How to be Okay for the Holidays

By definition, the world holiday means: a day of festivity or recreation when no work is done. If that is how this time of year feels for you, please come find me and tell me all your secrets. It seems like no matter what I do (or don’t do), I am working harder than ever. In fact, “festive” would be the last word I would use to describe my day-to-day attitude.

It wasn’t always this way. Like many midwestern kids who were raised in an affluent suburb, I became giddy as soon as Halloween was over. The holidays meant fireplaces, troublemaking with cousins, grandma’s sweet potato pie, riding four-wheelers in the woods and, obviously, presents.

But, as we age, the subtext of this time of year transitions from blissfully ignorant and playful to something that is a little more complex. In extreme cases, we trade the word giving with obligation. We fret and worry that we’ll fail to meet expectations. Family members that formerly instilled a general sense of annoyance are suddenly increasingly repulsive. Instead of crawling into bed after a family get-together with joyous exhaustion, we fix a stiff one and sit on the couch with our brows furrowed.

What happened?

Nearly every industry capitalizes on this confusion by advertising the need to take time out for yourself around this time of year. It’s as though they know we’re all running around with fake smiles on our faces, feeling depleted on the inside because we’ve exhausted our emotional resources the moment the Thanksgiving turkey hit the table.

To make matters worse, we know darn well that we could have it much, much worse. There is a lot of poverty, pain, fear and violence in the world right now. We shouldn’t feel so affected by a little family drama or stress when we have it so good, right? Isn’t perspective supposed to make us feel better?

For me, it didn’t. So, after I moved from Minnesota to New York City, I took what I felt would be the next logical step. I stopped going home for the holidays. Thanksgiving and Christmas would be spent either completely alone or with friends.

Problem solved, right?


Now, before I go any further, we need to own and recognize our privilege. You wouldn’t be reading this if you didn’t have access to the kind of choices and financial freedoms that align with a person of privilege. The fact that I can choose to not spend the holidays with my family indicates that I have options. Options that many people do not and may never have. I recognize this and fully see the irony in the context of this story. But hear me out.

As I write this, I have missed the last three holiday seasons. At first, it was exhilarating. I didn’t go anywhere I didn’t want to. I slept in. I ate just as much as I wanted and didn’t feel the pressure to eat more because I didn’t want to offend anyone. I only stayed places as long as I wanted. I went back to work on Monday feeling refreshed and grateful for my ability to make choices for myself when I’d previously felt so emotionally hungover I could have napped for the whole week.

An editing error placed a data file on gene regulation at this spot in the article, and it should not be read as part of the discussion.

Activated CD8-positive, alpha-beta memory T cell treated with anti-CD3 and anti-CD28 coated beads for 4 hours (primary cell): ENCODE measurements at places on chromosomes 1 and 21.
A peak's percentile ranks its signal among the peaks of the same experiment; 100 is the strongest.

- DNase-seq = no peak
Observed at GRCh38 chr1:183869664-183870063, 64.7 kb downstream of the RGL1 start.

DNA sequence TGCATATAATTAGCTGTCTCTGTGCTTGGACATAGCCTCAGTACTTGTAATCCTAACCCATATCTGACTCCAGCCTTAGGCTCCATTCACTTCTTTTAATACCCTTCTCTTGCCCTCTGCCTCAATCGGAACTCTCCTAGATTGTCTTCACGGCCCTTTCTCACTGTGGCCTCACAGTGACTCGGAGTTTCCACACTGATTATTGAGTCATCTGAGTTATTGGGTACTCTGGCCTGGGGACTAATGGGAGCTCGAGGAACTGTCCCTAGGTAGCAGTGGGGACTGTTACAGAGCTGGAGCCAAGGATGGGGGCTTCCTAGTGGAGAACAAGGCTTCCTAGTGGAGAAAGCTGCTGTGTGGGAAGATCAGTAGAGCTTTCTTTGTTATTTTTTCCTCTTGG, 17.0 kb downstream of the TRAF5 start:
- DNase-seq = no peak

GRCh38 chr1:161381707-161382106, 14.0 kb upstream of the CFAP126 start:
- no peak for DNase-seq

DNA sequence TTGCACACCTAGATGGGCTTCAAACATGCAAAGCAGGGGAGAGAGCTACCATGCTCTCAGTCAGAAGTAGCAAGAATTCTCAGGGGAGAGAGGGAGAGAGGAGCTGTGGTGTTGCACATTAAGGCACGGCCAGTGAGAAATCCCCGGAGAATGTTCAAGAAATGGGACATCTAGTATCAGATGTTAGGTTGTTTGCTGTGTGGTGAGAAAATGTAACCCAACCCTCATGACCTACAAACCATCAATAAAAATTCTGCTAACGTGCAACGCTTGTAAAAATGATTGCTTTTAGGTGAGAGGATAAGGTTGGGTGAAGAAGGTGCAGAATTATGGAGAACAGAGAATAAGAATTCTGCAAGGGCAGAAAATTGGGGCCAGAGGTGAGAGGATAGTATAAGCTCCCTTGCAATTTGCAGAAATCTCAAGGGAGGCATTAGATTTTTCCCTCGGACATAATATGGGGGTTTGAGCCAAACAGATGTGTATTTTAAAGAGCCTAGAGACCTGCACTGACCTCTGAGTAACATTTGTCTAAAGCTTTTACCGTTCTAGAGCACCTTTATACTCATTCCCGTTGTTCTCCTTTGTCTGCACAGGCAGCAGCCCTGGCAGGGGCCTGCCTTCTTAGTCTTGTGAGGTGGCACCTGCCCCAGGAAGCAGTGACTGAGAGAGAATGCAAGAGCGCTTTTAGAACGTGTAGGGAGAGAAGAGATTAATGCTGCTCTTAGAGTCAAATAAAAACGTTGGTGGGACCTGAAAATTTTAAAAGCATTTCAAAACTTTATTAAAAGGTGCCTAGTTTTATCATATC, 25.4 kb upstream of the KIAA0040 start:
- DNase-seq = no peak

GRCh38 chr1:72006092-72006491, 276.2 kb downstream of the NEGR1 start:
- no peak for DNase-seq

But this year, things feel different. Family drama is at an all time high, and I’m in another time zone. I should feel free. Instead, I feel like a selfish coward. The novelty of being alone has worn off. In its place I feel a deep sense of guilt and helplessness. These translate into loneliness. I’ve essentially traded in one form of emotional stress for another.

So maybe it’s not the holidays. Maybe it’s me.

I started asking myself: what do I need to do to be okay during this time of year? I’m not even talking about being blissful and overflowing with joy. I just want to be okay. Less guilty and self-loathing and more even-keeled.

As it turns out, this is the same question we need to ask ourselves during any time of the year when we feel stressed. We can’t make decisions about how to solve the larger problems in our lives when our nervous systems are in a state of dysregulation. The synapses in our brains can’t make healthy, self-supporting connections if we’re living off the chemicals that are spewing out of our parasympathetic nervous system. So in these moments of dysregulation, we have to ask, What do I need in this moment? A deep breath? A slight shift in perspective? A short walk? A long run?

When we answer that question and take that small step toward regulation, we can find that sense of okay and we can decide, from that place, how to make it better. We, as humans, aren’t built to go from one end of the spectrum to the other. But our society has taught us.

Perhaps the holidays are designed to be challenging. Cultivating a sense of gratitude and joy seems simple, but it’s not always easy. So, maybe that’s the point. Without the darkness, we would not appreciate the light. And instead of trying to build Rome on Christmas Eve, we could all just keep trying to answer that slow-burning question: “What do I need to do for myself right now, in this moment, to be okay?”

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